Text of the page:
I’d have to agree here. It’s like what the Jazz did by bringing in Joe Johnson, Boris Diaw, and George Hill — while trading away their top two draft picks last June (the #12 and #42). It really signals that the team is in “win now” mode, and both the Knicks and Jazz are pushing in all their chips to the middle of the table, betting on themselves to return to the post season.

Of course, in Utah no one wanted years of futility but understood that it was a product of having to rebuild twice after trading away Deron Williams. In New York they are a little more vocal about what they think of ‘loser’ teams. It’ll be interesting to see how things go for Jeff. The Knicks haven’t really had coaching stability since Hubie Brown left. It’s been a near-revolving door with Bob Hill, Rick Pitino, Stu Jackson, John MacLeod, Pat Riley, Don Nelson, Jeff Van Gundy, Don Chaney, Lenny Wilkens, Herb Williams, Larry Brown, Isiah Thomas, Mike D’Antoni, Mike Woodson, Derek Fisher, and Kurt Rambis all taking their turn — sometimes a few of them as mid-season replacements.

Check out the rest of Rohan’s article here, there are 10 other coaches to worry about this year. And many of them are in our very own Western Conference.

Beat 4

#HOTTAKES! GET YOUR #HOTTAKES! Wow, this one . . . just . . . wow.

Ian Levy, for Hardwood Paroxysm, goes into something kind of taboo for fans of Sir Charles or The Mailman — two MVP’s who were lucky enough to play in the same era as peak-Jordan. Also, it’s a funny piece not to be taken seriously. But man . . . you have to check this out:

“If Barkley and Malone had won championships there would be no nits to pick with their resumes. They would simply fade into vague cluster of incredible players who weren’t Michael Jordan. Their legacies might be shinier and more secure, but they would be remembered far less. Not having won a title calls for criticism, which in turn inspires others to create a vigorous and passionate defense of Barkley and Malone’s accomplishments. No one is defending David Robinson or Dirk Nowitzki because no one is attacking.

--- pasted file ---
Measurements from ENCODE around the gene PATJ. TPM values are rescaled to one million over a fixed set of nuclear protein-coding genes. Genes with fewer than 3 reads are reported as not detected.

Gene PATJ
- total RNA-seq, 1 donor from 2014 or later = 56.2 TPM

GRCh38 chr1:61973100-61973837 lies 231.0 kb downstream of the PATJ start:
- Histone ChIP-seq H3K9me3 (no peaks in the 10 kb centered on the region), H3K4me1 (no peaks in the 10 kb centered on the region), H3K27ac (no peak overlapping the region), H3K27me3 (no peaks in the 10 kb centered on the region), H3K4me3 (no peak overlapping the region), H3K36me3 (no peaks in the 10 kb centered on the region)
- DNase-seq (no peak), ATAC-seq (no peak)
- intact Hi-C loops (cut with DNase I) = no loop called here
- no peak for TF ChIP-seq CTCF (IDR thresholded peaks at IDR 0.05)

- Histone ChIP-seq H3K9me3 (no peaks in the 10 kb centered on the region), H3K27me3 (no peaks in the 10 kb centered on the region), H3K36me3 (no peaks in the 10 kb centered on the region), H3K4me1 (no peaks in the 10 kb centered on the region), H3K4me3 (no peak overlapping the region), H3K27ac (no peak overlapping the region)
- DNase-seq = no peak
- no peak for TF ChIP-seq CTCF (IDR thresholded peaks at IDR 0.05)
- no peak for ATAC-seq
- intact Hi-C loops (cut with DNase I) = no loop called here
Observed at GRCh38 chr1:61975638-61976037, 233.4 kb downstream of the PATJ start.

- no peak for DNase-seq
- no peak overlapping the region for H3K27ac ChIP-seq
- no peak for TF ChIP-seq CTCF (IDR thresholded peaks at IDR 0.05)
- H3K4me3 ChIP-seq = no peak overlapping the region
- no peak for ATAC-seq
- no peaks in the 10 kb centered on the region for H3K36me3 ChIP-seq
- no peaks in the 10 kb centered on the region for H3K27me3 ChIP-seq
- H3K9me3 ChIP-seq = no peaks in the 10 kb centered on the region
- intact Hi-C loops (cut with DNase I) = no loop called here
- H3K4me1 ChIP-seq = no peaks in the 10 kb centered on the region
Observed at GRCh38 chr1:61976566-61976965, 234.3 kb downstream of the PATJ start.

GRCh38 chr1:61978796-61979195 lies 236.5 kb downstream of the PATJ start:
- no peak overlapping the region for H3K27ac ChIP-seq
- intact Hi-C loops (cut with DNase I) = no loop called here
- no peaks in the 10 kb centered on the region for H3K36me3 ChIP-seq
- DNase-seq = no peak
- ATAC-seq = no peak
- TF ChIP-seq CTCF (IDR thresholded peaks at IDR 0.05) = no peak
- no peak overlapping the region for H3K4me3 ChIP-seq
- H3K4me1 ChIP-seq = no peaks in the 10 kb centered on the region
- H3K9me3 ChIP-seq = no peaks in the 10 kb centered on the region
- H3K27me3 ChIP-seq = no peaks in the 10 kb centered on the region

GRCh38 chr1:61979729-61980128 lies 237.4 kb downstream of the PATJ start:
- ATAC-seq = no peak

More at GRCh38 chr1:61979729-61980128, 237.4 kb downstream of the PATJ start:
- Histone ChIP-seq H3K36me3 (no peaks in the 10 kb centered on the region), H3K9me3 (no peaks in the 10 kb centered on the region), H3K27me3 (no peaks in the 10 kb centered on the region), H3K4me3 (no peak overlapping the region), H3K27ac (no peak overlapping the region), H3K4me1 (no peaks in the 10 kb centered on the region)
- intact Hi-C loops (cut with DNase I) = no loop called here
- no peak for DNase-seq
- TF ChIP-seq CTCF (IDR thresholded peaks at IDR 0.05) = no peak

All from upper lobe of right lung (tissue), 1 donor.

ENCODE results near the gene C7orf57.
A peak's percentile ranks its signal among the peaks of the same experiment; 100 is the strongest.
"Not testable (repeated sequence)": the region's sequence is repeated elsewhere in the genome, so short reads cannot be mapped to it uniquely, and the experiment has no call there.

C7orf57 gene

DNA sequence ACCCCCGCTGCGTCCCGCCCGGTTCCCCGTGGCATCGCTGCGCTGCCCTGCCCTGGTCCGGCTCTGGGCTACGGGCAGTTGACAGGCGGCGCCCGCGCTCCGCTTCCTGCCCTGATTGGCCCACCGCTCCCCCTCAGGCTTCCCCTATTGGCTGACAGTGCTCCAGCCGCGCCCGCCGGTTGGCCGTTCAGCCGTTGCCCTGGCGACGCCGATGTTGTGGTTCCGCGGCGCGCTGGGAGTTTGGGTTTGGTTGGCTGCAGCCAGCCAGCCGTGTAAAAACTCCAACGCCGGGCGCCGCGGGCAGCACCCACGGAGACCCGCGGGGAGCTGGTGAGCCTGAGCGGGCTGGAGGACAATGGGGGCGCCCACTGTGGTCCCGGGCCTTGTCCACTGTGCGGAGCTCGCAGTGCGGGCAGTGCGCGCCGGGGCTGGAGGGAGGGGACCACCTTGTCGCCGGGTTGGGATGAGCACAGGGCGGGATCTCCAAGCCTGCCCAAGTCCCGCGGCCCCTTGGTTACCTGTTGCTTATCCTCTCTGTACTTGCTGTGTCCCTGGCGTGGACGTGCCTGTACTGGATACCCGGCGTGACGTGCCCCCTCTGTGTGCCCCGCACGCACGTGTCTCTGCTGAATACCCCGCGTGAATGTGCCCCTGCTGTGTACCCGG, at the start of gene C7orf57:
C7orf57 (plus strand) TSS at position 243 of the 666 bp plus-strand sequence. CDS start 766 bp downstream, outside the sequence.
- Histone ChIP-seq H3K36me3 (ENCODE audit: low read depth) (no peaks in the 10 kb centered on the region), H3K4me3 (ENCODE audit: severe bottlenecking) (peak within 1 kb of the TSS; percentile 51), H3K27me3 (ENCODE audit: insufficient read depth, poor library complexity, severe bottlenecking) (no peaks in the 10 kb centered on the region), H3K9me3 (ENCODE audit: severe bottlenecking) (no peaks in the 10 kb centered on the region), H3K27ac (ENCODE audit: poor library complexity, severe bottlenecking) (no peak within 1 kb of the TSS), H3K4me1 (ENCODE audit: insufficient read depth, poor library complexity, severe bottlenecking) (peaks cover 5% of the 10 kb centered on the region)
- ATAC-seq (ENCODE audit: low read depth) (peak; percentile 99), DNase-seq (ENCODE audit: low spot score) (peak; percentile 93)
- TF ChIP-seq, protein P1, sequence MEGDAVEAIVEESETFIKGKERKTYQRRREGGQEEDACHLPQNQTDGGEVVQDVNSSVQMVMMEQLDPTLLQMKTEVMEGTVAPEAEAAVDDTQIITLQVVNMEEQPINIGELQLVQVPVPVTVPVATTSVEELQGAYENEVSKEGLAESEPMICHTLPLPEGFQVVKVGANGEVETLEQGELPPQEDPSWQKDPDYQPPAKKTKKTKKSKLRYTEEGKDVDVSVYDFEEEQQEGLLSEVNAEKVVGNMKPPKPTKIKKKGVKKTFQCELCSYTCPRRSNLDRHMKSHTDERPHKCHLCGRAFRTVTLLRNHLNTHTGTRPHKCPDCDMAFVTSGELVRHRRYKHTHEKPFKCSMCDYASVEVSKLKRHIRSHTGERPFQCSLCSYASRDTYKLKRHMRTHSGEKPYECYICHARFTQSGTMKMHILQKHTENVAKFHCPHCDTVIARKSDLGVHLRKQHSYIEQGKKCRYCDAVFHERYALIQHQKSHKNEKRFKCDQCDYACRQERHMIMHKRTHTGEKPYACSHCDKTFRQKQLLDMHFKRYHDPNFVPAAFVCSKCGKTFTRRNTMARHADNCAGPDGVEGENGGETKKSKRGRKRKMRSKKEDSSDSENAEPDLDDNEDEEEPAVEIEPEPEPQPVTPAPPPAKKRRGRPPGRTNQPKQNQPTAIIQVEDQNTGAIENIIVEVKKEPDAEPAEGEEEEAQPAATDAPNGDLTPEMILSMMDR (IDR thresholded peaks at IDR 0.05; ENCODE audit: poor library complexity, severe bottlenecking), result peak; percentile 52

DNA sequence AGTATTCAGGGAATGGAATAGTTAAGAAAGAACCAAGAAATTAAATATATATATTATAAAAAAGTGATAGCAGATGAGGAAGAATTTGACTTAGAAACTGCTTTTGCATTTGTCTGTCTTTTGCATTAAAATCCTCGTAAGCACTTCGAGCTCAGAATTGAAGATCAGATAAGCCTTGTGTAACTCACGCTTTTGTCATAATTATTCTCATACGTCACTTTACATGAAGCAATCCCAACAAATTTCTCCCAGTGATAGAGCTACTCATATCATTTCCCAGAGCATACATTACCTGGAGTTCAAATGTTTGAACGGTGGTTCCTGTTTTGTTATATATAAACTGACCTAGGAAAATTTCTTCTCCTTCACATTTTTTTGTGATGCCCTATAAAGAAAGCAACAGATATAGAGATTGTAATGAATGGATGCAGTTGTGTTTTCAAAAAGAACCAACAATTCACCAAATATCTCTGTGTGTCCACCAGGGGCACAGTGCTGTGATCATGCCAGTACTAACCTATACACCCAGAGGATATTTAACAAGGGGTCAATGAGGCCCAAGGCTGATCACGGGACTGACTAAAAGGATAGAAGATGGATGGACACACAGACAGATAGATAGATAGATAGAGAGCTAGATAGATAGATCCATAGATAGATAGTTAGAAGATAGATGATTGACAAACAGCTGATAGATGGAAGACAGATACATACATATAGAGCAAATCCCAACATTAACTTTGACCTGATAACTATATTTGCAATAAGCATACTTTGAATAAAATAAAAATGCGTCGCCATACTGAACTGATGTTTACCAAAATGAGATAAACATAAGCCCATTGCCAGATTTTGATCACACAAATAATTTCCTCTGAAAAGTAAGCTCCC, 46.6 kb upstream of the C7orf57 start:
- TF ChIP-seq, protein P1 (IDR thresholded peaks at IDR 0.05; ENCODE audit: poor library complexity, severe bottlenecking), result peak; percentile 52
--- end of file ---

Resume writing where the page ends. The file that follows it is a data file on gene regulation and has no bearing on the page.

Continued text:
“It’s weird to think about a place where greatness becomes mundane but that’s what we have with the logjam of greatness below Jordan. Those who can claim entry to Club Ringz live out their retirements in private, behind closed doors. The few who are left standing outside never fade or disappear because we can’t seem to stop arguing about whether winning it all changes them at all.”

Ian Levy, Hardwood Paroxysm, 2016

This is worth the read, even if it’s just a humorous thought experiment. Also: it’s still the first week of September, and Joe Ingles is still in Australia. You have enough time to read this piece before the serious NBA articles come out.

Beat 5

Now that it’s past Labor Day — for reals — the season has started for me. Expect a lot of great work this year from our staff. Also, seriously, Kevin Garnett is someone I enjoy a whole lot more than Tim Duncan. KG, as a fun, happy, rookie was one of the best stories in the NBA. Of course, Michael Jordan broke him mentally and he became a hyper intense and competitive individual. But it’s nice to see him turning back the clock now and then.

KG, going into season 22, makes him one of the last remaining players from the 90s who is still in the league. Over two decades of an 82 game grind is remarkable. Not to blow things out of proportion, but this season SLC Dunk will check out the odometer and see us past the one decade mark as well. This blog has seen 54 win seasons, and 25 win seasons both. From Jerry Sloan to Tyrone Corbin to Quin Snyder. By my count, over 3,000 days online. But somehow nearly 8,000 articles posted in that short time.

Like KG finding his stride long after he hung it up, I think we’ll see a really great year here at the site in 2016-2017. Sure, we may not crank it up to over 8 posts a day, like we saw back in November 2012 when crack was really cheap in Detroit. But it’s going to be a great year because of YOU!


Most of all, tis’ going to be a great year this year because the Utah Jazz are going to be really fun to watch, and win a lot of games. And if there’s any one take-away from Hornacek, it’s that everyone loves a winner. Which is why so many of us still rank him very highly on our personal lists.